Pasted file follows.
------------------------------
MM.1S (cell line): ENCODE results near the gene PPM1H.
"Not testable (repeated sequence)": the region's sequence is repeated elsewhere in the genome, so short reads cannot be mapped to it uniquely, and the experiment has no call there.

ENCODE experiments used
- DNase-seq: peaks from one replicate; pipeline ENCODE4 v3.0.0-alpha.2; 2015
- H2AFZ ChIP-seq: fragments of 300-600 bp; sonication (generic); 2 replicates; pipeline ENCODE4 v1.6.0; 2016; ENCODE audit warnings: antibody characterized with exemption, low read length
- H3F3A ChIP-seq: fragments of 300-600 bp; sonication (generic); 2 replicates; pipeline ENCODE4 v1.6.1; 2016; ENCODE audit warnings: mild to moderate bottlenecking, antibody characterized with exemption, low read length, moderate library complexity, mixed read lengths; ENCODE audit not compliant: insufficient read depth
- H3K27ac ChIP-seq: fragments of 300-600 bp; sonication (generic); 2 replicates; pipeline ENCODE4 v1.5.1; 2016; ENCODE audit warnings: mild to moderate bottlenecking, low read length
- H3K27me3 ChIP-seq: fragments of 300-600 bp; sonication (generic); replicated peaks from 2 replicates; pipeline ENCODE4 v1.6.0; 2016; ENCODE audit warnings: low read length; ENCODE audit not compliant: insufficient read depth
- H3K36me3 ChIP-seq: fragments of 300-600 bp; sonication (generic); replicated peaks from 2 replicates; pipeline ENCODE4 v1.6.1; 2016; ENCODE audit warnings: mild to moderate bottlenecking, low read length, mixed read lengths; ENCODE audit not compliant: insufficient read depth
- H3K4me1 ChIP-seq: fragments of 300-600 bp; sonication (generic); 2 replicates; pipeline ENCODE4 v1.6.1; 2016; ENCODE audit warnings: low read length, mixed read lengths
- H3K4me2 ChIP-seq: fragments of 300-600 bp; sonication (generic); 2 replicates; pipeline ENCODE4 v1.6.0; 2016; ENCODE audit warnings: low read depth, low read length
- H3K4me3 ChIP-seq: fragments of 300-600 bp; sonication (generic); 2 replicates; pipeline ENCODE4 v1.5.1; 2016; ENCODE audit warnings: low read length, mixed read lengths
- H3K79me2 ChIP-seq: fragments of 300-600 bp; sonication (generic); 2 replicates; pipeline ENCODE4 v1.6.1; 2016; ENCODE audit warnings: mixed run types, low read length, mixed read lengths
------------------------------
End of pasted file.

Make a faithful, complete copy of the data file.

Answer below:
MM.1S (cell line): ENCODE results near the gene PPM1H.
"Not testable (repeated sequence)": the region's sequence is repeated elsewhere in the genome, so short reads cannot be mapped to it uniquely, and the experiment has no call there.

ENCODE experiments used
- DNase-seq: peaks from one replicate; pipeline ENCODE4 v3.0.0-alpha.2; 2015
- H2AFZ ChIP-seq: fragments of 300-600 bp; sonication (generic); 2 replicates; pipeline ENCODE4 v1.6.0; 2016; ENCODE audit warnings: antibody characterized with exemption, low read length
- H3F3A ChIP-seq: fragments of 300-600 bp; sonication (generic); 2 replicates; pipeline ENCODE4 v1.6.1; 2016; ENCODE audit warnings: mild to moderate bottlenecking, antibody characterized with exemption, low read length, moderate library complexity, mixed read lengths; ENCODE audit not compliant: insufficient read depth
- H3K27ac ChIP-seq: fragments of 300-600 bp; sonication (generic); 2 replicates; pipeline ENCODE4 v1.5.1; 2016; ENCODE audit warnings: mild to moderate bottlenecking, low read length
- H3K27me3 ChIP-seq: fragments of 300-600 bp; sonication (generic); replicated peaks from 2 replicates; pipeline ENCODE4 v1.6.0; 2016; ENCODE audit warnings: low read length; ENCODE audit not compliant: insufficient read depth
- H3K36me3 ChIP-seq: fragments of 300-600 bp; sonication (generic); replicated peaks from 2 replicates; pipeline ENCODE4 v1.6.1; 2016; ENCODE audit warnings: mild to moderate bottlenecking, low read length, mixed read lengths; ENCODE audit not compliant: insufficient read depth
- H3K4me1 ChIP-seq: fragments of 300-600 bp; sonication (generic); 2 replicates; pipeline ENCODE4 v1.6.1; 2016; ENCODE audit warnings: low read length, mixed read lengths
- H3K4me2 ChIP-seq: fragments of 300-600 bp; sonication (generic); 2 replicates; pipeline ENCODE4 v1.6.0; 2016; ENCODE audit warnings: low read depth, low read length
- H3K4me3 ChIP-seq: fragments of 300-600 bp; sonication (generic); 2 replicates; pipeline ENCODE4 v1.5.1; 2016; ENCODE audit warnings: low read length, mixed read lengths
- H3K79me2 ChIP-seq: fragments of 300-600 bp; sonication (generic); 2 replicates; pipeline ENCODE4 v1.6.1; 2016; ENCODE audit warnings: mixed run types, low read length, mixed read lengths